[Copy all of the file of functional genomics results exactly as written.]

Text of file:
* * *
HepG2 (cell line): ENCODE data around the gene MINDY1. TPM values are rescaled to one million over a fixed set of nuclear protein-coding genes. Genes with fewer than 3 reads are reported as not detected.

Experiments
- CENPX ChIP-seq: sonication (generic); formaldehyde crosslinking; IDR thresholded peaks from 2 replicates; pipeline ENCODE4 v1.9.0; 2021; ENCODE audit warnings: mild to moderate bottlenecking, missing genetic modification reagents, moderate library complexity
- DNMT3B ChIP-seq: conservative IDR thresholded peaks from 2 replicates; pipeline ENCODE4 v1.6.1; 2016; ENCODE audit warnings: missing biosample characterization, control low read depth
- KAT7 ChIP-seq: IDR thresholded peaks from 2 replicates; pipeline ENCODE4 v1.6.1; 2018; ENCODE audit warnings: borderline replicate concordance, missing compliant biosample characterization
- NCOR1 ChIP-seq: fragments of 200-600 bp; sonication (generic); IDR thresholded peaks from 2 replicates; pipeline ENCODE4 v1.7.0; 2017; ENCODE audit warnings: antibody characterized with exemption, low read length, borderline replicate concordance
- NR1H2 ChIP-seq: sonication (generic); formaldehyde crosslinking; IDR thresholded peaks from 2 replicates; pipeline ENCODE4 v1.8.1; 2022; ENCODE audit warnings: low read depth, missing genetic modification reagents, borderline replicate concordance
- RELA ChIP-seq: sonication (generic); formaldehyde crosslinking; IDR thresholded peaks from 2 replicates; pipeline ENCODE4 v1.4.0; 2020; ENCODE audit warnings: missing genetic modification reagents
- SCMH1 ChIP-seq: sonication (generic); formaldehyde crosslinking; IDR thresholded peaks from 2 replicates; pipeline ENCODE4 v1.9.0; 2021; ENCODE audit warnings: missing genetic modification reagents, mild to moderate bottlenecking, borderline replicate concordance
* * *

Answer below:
HepG2 (cell line): ENCODE data around the gene MINDY1. TPM values are rescaled to one million over a fixed set of nuclear protein-coding genes. Genes with fewer than 3 reads are reported as not detected.

Experiments
- CENPX ChIP-seq: sonication (generic); formaldehyde crosslinking; IDR thresholded peaks from 2 replicates; pipeline ENCODE4 v1.9.0; 2021; ENCODE audit warnings: mild to moderate bottlenecking, missing genetic modification reagents, moderate library complexity
- DNMT3B ChIP-seq: conservative IDR thresholded peaks from 2 replicates; pipeline ENCODE4 v1.6.1; 2016; ENCODE audit warnings: missing biosample characterization, control low read depth
- KAT7 ChIP-seq: IDR thresholded peaks from 2 replicates; pipeline ENCODE4 v1.6.1; 2018; ENCODE audit warnings: borderline replicate concordance, missing compliant biosample characterization
- NCOR1 ChIP-seq: fragments of 200-600 bp; sonication (generic); IDR thresholded peaks from 2 replicates; pipeline ENCODE4 v1.7.0; 2017; ENCODE audit warnings: antibody characterized with exemption, low read length, borderline replicate concordance
- NR1H2 ChIP-seq: sonication (generic); formaldehyde crosslinking; IDR thresholded peaks from 2 replicates; pipeline ENCODE4 v1.8.1; 2022; ENCODE audit warnings: low read depth, missing genetic modification reagents, borderline replicate concordance
- RELA ChIP-seq: sonication (generic); formaldehyde crosslinking; IDR thresholded peaks from 2 replicates; pipeline ENCODE4 v1.4.0; 2020; ENCODE audit warnings: missing genetic modification reagents
- SCMH1 ChIP-seq: sonication (generic); formaldehyde crosslinking; IDR thresholded peaks from 2 replicates; pipeline ENCODE4 v1.9.0; 2021; ENCODE audit warnings: missing genetic modification reagents, mild to moderate bottlenecking, borderline replicate concordance